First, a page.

At the same time, stocks have been overdue for a "garden variety" 10%-ish correction, too. These happen about every year on average. The issue is, it's impossible to tell right now if this sell-off is one of those... or if a bigger one is still to come.
As Scott wrote in a private note to us...
The signs say the recent sell-off isn't over. Based on past precedent, there's more pain to come before a rebound. But over the next 12 months, we should see solid returns.
It's natural something like this is happening, especially when we're experiencing such a large rotation out of growth and into value.
At the very least, this shows us how much fear is in the market today...
It's natural for people to be afraid of what they don't know.
The Federal Reserve is carrying a $9 trillion balance sheet... And the U.S. government has deposited thousands of dollars directly into eligible Americans' bank accounts to ease the effects of the pandemic.
Inflation is surging at record levels... And now, the Fed is looking to take stimulus out of the economy.
Nobody has seen how this ends up before.
Yet, as we've written before, and as Dr. Steve Sjuggerud shared in a recent issue of his True Wealth Systems newsletter, returns for stocks have been pretty good while rates are rising – which signals a belief in a strong economy ahead – but stocks tend to crash once rate hikes stop.
As Steve wrote...
The start of previous rate-hike frenzies led to gains in the S&P 500... not crashes...
The Fed hiked rates 17 times from June 2004 to mid-2006. Yet the S&P 500 soared over that period... rallying 46% before its peak in 2007.
Stocks climbed even more from 2016 to 2020. The Fed hiked rates for years... But the S&P 500 still rallied nearly 80%.
But if economic growth slows while the Fed is hiking rates (not to mention if inflation persists because of the pandemic), that's a horse of a different color.
At the same time, careful readers also know that Ten Stock Trader editor Greg Diamond has been tracking an "analog" between today's market and that of the dot-com bubble and the 2000 stock market top in the Nasdaq.
As Greg wrote in the January 15 Weekend Edition...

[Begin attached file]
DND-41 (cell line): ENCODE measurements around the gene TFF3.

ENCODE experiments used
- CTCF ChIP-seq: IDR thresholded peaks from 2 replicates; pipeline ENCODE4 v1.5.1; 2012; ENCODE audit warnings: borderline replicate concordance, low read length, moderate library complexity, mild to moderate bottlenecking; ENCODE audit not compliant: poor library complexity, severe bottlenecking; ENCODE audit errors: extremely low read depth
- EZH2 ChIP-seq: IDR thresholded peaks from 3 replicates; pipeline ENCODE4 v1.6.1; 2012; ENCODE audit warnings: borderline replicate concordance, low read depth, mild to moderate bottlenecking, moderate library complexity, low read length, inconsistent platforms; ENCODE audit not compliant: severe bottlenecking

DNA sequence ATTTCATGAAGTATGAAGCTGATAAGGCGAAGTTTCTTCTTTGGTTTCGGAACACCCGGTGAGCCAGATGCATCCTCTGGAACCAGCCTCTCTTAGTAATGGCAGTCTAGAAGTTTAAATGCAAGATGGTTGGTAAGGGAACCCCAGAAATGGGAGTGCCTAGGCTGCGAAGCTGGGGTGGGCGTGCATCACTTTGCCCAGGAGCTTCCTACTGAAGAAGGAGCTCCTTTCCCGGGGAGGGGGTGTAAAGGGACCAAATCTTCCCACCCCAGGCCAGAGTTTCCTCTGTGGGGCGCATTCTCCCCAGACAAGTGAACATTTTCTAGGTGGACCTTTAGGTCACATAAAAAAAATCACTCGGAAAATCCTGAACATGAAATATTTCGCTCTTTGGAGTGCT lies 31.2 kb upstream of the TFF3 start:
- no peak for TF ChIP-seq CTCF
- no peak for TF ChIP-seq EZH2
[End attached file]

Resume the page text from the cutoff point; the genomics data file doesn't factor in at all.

All is not well with the stock market.
If this analog continues, I'm expecting this bull market to end by February or March 2022.
That's a bold prediction, I know. But let me explain further...
This analog has been on point for more than a year now, so there's no reason for me to doubt it. I say it often to my Ten Stock Trader subscribers – be unbiased and let the price action guide you.
Remember, the Nasdaq outperformed the overall market all the way up from the March 2020 bottom as cash was thrown into the system and interest rates were near zero.
It "makes sense" that higher-growth names would sell off first on the way down as the Fed makes dollars a bit stronger... But, as we know, Mr. Market also often doesn't make sense.
To be clear, we're not going to make any declarations about what's going to happen next...
Wiser men than me, like Extreme Value editor Dan Ferris and Retirement Millionaire editor Dr. David "Doc" Eifrig, have written lately to say why it's not very useful to try to predict the future, one way or another.
It's easy to realize why, with the abundance of conflicting evidence and uncertainties we feel today.
I will also say that anyone can find a historical nugget about the markets that might not end up meaning much in a day or week from now.
Financial analysts share them all the time on Twitter and elsewhere. It's wise to be skeptical.
But if you take nothing else away from today, take this...
When we see market swings that have happened "only two other times" in history – and both times were in the depths of a financial crisis and stocks sold off another 25% from there – it tells us it's time to pay attention.
Said another way, what happened yesterday might be a final warning that you want to prepare your portfolio for the unexpected.
Don't waste your time fretting over what's to come... or even when it'll strike. Just prepare.
Manage your risk... Heed your stop losses... Own a diversified portfolio featuring high-quality stocks of capital-efficient companies... And don't get "out over your skis" in any one sector or position.
As we've been saying, 2022 is going to be a volatile year.
All the best,
Editor's note: In case you missed it... Three of our top editors sat down this week to discuss how to prepare for the unknowns ahead. Steve, Doc, and Director of Research Matt Weinschenk detailed what a "bulletproof" portfolio looks like – and the top move they say you should make with your money now, no matter what's next for the markets. This is the most important investment recommendation you will see from Stansberry Research all year... If you missed this urgent presentation, you can get all the details right here.